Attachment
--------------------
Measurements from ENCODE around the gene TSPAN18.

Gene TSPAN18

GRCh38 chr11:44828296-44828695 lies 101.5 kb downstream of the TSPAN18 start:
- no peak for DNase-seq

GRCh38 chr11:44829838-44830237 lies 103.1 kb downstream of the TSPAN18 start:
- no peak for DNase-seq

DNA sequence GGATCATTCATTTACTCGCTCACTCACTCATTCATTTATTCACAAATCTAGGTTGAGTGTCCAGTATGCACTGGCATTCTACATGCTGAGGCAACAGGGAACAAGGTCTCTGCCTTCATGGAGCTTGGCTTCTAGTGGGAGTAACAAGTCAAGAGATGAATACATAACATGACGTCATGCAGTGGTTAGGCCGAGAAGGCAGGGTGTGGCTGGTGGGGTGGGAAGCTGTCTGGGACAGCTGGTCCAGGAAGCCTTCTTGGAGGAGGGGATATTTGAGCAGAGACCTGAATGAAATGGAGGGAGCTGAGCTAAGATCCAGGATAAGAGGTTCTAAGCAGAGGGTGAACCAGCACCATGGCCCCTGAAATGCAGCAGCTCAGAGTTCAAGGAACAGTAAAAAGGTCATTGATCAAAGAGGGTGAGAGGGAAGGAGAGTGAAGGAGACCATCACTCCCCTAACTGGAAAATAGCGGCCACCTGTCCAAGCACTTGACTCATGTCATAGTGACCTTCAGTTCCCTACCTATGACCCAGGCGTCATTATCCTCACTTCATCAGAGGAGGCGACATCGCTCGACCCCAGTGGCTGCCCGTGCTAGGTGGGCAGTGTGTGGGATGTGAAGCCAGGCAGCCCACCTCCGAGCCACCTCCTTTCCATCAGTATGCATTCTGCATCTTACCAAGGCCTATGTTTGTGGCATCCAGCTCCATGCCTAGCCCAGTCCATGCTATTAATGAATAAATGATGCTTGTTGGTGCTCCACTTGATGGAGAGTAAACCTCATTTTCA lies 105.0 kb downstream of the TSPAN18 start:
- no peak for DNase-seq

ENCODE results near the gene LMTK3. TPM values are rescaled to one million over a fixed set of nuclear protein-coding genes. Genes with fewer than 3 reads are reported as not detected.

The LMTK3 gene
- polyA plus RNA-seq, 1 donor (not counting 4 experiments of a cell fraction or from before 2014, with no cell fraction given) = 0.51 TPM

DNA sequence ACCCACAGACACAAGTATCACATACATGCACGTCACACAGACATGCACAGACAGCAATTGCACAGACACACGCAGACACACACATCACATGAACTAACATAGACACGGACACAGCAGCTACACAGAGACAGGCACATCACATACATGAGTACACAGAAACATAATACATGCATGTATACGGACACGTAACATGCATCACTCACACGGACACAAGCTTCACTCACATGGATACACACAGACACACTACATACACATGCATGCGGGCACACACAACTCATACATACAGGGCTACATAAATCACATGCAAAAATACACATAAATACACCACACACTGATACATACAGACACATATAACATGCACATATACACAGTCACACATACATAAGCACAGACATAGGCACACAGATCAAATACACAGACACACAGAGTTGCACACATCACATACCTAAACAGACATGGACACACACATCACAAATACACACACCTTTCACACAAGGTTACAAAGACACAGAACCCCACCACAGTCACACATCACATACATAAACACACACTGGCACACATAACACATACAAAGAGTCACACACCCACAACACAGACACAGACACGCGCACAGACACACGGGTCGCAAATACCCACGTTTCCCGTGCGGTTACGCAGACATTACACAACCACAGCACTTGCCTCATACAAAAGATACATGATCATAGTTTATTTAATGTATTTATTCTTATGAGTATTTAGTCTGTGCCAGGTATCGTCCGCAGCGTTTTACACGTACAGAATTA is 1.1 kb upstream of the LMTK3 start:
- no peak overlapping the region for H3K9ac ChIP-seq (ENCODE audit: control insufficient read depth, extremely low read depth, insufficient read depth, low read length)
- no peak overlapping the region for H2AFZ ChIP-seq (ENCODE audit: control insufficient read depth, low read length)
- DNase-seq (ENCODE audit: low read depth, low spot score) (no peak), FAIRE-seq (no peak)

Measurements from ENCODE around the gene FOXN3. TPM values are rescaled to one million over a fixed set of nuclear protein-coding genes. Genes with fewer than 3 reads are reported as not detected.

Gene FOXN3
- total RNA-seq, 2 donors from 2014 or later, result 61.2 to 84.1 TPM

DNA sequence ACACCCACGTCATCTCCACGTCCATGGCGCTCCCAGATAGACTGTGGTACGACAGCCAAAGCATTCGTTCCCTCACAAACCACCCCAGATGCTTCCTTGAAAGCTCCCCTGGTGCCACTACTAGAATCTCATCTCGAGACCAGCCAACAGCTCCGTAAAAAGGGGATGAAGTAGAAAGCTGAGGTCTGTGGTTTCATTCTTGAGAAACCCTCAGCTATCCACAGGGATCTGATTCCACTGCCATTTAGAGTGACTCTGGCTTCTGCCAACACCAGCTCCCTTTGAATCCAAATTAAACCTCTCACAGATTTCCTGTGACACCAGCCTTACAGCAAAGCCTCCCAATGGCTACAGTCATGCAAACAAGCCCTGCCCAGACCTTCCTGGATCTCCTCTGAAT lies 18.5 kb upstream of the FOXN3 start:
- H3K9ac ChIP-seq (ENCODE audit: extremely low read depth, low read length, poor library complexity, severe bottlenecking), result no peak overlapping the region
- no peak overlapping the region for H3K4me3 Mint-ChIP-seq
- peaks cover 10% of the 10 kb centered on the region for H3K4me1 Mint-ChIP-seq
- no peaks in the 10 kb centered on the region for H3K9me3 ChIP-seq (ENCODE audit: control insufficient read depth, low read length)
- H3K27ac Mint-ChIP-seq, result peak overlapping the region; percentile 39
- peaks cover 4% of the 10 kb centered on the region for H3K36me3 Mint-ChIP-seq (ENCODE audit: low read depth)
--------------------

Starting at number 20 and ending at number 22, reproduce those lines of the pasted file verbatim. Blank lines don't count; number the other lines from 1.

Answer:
- H3K9ac ChIP-seq (ENCODE audit: extremely low read depth, low read length, poor library complexity, severe bottlenecking), result no peak overlapping the region
- no peak overlapping the region for H3K4me3 Mint-ChIP-seq
- peaks cover 10% of the 10 kb centered on the region for H3K4me1 Mint-ChIP-seq